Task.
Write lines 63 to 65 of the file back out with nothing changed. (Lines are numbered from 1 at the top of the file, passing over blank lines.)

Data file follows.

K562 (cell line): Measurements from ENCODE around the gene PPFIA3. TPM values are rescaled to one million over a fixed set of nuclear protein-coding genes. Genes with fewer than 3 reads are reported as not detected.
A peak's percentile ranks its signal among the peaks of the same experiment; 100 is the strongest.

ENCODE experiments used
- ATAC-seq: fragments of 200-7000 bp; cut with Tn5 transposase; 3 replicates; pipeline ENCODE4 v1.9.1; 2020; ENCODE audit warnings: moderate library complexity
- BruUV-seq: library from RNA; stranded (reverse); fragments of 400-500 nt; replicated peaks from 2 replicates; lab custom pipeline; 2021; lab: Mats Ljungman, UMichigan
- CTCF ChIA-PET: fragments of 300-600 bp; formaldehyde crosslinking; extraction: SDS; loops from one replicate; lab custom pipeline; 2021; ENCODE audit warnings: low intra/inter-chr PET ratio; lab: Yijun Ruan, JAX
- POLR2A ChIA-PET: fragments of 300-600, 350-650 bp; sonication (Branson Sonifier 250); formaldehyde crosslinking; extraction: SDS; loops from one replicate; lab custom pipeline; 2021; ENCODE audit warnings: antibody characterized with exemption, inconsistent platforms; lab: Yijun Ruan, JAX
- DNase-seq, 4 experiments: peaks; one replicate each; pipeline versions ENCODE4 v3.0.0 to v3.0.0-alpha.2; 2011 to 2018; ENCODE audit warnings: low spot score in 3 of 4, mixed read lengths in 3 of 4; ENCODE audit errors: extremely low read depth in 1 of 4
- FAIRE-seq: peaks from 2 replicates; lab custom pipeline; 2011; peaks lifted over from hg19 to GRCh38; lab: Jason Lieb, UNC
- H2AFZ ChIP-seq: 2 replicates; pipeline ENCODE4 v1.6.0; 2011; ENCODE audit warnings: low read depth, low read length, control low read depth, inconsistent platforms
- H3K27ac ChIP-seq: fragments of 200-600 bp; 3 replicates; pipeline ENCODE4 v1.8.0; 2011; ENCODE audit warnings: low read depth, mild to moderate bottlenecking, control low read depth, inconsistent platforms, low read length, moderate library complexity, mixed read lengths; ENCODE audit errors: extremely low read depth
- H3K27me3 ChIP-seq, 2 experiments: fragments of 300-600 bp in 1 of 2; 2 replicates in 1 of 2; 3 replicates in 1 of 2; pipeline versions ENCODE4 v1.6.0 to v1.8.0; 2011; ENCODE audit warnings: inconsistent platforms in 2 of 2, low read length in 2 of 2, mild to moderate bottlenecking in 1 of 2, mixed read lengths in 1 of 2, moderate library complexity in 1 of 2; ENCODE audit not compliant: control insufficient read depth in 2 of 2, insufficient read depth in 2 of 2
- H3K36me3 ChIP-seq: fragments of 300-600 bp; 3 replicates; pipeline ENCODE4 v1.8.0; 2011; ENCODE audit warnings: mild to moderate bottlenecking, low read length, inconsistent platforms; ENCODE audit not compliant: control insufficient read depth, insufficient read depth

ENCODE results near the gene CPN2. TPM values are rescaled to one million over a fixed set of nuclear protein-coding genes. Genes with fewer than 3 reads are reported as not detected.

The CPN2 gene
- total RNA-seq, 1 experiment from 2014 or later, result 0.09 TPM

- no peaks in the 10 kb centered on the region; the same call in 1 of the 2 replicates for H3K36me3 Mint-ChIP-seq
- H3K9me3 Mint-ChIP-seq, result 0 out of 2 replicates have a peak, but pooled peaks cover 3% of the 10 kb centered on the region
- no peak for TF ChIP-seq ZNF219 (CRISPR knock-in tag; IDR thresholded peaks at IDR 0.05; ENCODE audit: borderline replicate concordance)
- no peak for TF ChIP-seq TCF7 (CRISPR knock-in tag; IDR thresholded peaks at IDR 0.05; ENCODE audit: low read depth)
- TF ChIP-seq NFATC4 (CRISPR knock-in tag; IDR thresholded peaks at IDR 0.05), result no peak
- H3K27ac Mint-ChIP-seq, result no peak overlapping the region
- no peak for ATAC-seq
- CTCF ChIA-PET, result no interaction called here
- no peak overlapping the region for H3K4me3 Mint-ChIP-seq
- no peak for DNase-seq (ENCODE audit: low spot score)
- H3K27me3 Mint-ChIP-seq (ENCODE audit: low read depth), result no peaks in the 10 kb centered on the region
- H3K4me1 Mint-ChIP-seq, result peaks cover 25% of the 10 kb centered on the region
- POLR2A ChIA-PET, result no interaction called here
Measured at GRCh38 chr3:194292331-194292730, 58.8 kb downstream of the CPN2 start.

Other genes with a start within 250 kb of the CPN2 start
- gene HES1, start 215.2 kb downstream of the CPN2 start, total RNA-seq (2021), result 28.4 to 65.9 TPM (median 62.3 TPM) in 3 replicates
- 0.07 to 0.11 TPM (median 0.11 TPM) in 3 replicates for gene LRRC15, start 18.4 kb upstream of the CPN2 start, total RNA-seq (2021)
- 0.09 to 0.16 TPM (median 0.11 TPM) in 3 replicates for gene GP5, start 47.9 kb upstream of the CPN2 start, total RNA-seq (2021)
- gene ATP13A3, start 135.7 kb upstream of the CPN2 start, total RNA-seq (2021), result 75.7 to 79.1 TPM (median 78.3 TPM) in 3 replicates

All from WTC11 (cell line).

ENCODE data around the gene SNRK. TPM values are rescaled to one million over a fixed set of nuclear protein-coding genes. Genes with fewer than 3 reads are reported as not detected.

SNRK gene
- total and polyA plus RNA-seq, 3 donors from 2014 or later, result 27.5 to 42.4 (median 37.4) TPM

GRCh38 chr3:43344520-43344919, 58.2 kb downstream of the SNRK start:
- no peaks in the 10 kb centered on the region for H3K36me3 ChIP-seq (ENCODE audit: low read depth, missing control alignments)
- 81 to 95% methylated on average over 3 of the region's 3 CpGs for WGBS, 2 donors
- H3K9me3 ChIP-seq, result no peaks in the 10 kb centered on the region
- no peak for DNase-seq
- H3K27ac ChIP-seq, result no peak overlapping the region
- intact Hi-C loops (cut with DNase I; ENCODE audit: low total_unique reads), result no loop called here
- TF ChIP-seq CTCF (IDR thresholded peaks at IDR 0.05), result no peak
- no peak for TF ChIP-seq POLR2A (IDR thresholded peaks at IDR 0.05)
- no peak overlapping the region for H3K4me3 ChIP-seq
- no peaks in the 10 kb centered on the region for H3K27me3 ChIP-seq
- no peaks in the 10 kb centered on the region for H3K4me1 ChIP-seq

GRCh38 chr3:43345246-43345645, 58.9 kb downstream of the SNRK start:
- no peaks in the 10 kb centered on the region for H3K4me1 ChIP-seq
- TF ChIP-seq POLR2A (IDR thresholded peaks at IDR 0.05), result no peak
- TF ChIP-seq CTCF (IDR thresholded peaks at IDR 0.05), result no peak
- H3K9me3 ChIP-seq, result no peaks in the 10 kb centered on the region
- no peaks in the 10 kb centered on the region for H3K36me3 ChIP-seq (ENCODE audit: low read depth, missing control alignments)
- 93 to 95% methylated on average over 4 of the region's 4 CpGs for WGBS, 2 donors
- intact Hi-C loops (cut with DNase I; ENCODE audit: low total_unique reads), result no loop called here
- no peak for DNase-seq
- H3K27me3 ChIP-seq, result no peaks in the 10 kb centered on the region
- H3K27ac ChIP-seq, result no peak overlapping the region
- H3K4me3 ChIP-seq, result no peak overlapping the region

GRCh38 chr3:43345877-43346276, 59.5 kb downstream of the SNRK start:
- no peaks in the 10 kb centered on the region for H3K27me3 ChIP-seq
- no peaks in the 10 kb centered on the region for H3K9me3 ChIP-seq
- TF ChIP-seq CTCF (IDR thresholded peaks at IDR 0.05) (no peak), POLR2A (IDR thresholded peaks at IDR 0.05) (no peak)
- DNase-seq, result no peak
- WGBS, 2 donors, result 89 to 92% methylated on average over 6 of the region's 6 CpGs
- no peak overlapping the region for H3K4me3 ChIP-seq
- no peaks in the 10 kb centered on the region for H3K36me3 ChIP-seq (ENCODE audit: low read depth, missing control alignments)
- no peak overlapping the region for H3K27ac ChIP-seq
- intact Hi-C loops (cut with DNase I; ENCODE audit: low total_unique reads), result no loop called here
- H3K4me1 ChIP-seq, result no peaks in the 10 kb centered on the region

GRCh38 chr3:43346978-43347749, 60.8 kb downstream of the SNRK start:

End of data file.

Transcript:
- H3K4me3 ChIP-seq, result no peak overlapping the region

GRCh38 chr3:43345877-43346276, 59.5 kb downstream of the SNRK start:
- no peaks in the 10 kb centered on the region for H3K27me3 ChIP-seq